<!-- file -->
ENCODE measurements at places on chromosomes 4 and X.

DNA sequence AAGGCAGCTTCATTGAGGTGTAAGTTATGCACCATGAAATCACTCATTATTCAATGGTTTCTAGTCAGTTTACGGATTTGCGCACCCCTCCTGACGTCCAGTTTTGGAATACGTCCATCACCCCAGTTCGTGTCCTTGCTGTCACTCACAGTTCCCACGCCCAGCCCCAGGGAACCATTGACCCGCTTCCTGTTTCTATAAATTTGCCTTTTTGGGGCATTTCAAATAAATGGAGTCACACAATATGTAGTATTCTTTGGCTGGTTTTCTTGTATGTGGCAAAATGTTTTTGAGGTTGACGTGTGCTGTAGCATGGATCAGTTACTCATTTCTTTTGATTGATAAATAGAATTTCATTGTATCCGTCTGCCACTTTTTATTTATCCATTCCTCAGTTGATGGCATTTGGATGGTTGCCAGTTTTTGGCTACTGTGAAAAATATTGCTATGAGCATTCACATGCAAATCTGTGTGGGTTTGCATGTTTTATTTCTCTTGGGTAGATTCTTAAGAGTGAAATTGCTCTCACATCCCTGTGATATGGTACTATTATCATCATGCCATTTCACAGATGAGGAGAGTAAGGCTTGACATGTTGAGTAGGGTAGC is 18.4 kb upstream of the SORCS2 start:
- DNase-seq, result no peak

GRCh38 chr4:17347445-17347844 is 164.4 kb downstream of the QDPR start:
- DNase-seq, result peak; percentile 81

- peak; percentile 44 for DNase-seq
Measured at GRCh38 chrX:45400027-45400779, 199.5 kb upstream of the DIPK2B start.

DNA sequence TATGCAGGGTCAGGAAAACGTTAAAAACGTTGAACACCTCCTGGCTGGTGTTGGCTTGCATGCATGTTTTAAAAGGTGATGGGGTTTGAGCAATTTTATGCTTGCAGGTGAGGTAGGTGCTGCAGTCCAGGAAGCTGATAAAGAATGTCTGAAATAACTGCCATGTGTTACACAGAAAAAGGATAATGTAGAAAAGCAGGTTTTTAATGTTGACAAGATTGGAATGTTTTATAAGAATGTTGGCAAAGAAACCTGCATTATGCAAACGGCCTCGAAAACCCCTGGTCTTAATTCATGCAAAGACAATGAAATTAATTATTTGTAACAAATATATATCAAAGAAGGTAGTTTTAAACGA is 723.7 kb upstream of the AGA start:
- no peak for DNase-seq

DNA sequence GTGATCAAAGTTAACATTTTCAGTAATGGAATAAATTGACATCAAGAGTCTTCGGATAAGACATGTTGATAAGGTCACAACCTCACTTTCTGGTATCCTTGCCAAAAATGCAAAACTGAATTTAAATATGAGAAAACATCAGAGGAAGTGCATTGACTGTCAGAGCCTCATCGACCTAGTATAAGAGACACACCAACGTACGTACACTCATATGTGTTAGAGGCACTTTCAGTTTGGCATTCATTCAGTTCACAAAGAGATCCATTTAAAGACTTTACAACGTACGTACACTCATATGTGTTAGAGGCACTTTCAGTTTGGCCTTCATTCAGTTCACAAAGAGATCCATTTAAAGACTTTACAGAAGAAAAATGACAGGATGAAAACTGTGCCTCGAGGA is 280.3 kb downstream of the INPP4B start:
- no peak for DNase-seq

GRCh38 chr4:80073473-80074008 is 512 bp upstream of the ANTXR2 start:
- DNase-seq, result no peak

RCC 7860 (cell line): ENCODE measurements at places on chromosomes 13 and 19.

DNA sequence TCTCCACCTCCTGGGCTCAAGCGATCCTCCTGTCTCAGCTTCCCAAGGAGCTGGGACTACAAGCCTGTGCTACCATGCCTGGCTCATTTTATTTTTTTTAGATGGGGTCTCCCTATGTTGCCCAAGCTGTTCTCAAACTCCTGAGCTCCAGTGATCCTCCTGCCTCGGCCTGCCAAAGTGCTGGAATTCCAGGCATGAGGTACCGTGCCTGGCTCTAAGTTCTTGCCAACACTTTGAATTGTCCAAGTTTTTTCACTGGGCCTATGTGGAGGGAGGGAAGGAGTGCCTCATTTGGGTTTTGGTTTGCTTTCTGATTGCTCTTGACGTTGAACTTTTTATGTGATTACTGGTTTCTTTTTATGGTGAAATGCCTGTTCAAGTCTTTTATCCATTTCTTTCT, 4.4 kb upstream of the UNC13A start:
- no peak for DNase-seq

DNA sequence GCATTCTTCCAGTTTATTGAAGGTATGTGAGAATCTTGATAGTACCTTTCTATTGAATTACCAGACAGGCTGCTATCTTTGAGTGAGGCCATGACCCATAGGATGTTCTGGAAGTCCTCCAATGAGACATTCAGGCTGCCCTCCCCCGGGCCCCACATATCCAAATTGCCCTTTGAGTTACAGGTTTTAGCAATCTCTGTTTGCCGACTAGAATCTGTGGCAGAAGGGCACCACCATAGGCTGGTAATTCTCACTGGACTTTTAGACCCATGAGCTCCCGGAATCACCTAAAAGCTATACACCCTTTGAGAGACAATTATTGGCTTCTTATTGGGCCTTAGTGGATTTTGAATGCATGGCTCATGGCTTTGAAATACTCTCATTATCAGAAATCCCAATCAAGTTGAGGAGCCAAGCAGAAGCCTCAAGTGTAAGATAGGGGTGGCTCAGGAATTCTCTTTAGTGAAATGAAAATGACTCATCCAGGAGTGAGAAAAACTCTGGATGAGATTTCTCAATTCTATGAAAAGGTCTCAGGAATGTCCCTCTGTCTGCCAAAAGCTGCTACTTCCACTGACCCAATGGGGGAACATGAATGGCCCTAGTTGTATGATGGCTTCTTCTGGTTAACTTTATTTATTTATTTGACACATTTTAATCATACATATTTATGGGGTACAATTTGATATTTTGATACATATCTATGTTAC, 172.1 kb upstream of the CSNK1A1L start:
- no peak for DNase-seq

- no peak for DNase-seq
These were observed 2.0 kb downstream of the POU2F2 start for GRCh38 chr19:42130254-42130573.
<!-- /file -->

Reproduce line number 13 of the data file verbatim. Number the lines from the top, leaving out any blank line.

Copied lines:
- DNase-seq, result no peak